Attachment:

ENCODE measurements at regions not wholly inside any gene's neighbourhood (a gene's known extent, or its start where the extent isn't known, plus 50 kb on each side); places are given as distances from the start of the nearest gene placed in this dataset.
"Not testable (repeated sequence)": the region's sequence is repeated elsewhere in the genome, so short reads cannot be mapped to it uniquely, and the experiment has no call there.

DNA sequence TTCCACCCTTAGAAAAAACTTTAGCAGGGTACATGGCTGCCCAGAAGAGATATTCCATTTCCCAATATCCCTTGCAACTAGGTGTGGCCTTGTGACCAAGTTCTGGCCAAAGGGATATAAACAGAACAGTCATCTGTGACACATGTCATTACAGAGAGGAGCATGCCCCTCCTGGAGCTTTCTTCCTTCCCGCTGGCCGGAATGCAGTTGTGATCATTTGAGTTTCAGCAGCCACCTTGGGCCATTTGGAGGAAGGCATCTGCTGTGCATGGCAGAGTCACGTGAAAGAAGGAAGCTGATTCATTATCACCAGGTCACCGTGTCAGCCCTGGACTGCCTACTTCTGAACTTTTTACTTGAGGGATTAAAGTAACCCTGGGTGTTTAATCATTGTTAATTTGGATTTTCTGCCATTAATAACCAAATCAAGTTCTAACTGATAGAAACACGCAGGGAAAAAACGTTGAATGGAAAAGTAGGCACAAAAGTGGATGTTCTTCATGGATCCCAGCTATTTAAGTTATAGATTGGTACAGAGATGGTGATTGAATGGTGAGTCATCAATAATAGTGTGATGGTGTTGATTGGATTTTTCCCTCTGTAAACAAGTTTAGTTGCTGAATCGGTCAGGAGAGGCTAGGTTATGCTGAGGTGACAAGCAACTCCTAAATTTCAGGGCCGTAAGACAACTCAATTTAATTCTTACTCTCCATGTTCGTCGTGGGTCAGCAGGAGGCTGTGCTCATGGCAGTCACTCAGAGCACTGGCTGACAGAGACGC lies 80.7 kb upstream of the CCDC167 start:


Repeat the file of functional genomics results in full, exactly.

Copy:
ENCODE measurements at regions not wholly inside any gene's neighbourhood (a gene's known extent, or its start where the extent isn't known, plus 50 kb on each side); places are given as distances from the start of the nearest gene placed in this dataset.
"Not testable (repeated sequence)": the region's sequence is repeated elsewhere in the genome, so short reads cannot be mapped to it uniquely, and the experiment has no call there.

DNA sequence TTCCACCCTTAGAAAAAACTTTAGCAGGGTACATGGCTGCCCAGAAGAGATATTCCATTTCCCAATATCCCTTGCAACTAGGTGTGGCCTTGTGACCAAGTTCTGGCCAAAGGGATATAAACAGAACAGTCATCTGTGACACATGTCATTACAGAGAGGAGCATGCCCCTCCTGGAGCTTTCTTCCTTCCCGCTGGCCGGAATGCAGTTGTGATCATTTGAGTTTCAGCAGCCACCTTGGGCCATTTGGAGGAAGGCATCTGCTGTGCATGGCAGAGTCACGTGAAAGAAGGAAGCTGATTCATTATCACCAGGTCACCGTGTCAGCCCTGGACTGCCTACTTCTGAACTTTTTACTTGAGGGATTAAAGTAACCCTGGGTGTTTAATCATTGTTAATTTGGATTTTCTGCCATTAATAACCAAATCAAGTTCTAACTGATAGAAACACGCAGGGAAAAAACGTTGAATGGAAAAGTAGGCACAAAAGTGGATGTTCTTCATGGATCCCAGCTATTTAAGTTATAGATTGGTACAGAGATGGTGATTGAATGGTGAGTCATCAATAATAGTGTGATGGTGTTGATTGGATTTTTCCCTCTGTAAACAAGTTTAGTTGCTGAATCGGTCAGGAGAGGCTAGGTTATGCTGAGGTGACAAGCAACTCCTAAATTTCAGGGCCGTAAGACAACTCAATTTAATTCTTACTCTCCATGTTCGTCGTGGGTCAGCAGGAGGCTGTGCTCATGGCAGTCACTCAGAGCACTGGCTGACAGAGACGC lies 80.7 kb upstream of the CCDC167 start: